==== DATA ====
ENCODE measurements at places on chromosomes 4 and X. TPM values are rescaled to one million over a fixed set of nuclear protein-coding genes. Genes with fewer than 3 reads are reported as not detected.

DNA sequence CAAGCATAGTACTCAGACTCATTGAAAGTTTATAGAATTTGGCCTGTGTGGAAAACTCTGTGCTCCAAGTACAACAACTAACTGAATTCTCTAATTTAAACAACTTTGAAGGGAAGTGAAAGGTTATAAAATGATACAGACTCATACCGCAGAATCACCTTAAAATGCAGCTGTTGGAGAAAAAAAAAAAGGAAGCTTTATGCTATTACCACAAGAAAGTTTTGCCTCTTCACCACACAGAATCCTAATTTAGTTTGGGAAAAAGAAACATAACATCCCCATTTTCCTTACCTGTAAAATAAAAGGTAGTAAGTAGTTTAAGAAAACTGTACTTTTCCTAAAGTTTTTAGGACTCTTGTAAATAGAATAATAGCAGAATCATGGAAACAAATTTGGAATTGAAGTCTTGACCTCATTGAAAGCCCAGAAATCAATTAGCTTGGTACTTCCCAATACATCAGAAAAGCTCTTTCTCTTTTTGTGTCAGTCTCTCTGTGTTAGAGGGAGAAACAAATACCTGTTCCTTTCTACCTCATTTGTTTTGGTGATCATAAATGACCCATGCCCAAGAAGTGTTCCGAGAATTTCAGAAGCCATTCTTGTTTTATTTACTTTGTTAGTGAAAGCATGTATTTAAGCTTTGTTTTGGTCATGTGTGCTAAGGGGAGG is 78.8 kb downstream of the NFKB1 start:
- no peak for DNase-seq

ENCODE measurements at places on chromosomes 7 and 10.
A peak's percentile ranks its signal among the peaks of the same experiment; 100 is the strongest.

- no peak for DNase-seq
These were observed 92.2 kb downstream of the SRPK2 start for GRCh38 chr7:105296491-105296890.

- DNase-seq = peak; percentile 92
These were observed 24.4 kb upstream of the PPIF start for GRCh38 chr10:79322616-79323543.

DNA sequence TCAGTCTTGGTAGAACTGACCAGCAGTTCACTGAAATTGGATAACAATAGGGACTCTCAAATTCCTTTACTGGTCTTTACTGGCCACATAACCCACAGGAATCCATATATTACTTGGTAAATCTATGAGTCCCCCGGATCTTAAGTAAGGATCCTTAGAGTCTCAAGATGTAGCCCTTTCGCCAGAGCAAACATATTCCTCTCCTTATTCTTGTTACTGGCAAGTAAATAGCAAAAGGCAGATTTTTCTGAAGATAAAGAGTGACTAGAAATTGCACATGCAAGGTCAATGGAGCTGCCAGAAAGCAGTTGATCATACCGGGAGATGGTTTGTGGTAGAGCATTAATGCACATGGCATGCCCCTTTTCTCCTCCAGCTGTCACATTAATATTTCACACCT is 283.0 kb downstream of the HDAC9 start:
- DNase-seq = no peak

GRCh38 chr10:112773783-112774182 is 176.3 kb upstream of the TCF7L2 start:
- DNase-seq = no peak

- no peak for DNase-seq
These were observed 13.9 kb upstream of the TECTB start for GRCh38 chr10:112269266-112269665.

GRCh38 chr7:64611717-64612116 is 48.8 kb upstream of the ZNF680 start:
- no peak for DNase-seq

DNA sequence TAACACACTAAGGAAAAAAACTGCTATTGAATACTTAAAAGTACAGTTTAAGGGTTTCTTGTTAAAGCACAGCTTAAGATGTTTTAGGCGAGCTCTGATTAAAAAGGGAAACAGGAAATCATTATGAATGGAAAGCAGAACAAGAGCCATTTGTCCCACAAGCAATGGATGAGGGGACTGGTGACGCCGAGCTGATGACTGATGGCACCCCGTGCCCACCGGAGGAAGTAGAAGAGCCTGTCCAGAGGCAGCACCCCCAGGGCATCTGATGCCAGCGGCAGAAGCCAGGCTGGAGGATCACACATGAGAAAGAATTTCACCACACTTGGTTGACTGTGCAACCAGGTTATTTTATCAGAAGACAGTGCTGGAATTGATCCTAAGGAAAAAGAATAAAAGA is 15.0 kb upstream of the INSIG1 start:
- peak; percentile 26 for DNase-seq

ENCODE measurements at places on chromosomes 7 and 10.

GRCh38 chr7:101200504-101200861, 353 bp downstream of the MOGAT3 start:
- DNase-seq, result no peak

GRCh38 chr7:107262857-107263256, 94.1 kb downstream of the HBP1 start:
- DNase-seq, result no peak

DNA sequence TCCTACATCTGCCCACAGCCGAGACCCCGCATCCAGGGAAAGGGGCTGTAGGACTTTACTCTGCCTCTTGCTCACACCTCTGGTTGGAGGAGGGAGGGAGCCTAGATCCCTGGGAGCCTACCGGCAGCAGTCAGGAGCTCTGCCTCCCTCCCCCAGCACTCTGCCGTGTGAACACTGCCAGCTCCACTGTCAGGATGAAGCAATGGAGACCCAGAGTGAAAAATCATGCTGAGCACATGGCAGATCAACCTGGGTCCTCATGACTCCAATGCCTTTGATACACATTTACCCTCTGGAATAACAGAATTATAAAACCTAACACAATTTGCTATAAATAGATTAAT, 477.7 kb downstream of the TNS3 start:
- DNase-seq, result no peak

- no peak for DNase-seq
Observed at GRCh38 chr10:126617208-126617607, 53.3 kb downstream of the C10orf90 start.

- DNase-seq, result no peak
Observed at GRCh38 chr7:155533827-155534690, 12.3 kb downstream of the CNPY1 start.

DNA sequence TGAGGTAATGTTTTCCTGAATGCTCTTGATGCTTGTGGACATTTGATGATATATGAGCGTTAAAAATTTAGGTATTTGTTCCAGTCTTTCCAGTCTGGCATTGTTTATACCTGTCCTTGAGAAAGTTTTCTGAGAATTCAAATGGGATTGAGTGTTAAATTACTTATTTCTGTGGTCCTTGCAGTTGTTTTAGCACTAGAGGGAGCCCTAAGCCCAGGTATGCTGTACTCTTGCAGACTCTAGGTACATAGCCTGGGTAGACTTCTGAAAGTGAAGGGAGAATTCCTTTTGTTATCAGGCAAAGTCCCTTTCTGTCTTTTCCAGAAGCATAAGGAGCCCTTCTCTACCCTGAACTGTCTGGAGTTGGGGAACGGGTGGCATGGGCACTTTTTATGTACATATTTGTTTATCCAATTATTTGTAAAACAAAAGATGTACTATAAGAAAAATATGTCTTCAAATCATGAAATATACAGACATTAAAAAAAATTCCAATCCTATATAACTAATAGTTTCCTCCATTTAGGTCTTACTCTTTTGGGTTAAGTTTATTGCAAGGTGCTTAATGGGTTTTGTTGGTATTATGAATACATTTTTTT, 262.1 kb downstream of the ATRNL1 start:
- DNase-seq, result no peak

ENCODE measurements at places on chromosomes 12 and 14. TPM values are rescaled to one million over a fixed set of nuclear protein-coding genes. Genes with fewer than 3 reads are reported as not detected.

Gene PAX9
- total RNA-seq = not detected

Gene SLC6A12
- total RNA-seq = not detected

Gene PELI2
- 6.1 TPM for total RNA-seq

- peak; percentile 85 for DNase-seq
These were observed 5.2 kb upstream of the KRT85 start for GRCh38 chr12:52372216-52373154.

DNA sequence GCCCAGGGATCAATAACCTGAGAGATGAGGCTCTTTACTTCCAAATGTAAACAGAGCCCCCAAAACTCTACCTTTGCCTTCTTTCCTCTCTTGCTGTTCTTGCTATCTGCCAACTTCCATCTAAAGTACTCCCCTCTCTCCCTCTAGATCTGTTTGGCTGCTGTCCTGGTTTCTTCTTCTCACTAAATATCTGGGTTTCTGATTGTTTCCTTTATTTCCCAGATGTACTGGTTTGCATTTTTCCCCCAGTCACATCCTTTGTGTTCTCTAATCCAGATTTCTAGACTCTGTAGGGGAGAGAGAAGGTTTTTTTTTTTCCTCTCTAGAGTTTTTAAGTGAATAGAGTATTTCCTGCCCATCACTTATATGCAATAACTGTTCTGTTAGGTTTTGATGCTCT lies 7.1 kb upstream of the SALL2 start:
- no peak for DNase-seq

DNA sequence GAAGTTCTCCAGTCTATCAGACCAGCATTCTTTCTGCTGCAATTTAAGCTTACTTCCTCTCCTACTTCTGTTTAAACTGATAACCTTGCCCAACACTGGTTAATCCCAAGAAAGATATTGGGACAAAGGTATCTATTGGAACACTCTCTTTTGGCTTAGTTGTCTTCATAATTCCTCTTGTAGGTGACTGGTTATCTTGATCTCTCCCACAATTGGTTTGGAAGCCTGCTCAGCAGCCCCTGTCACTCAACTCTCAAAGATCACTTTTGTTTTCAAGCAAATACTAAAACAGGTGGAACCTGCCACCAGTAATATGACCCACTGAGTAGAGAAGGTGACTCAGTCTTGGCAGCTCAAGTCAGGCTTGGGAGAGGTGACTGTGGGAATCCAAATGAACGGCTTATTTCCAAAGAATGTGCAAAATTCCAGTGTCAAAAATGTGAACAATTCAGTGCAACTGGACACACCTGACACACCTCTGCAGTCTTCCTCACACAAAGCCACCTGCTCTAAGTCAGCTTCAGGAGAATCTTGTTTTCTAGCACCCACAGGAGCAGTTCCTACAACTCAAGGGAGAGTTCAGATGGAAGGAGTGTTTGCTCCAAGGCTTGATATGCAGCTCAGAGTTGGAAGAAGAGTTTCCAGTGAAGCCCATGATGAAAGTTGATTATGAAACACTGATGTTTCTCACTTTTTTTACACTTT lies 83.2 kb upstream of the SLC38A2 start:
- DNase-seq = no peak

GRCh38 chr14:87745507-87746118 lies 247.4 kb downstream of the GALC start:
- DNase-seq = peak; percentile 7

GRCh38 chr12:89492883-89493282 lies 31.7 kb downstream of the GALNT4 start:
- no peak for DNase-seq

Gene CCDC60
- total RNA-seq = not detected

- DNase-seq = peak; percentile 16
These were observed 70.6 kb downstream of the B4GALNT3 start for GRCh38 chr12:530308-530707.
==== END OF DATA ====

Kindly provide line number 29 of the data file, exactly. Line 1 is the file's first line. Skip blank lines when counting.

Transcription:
- DNase-seq, result no peak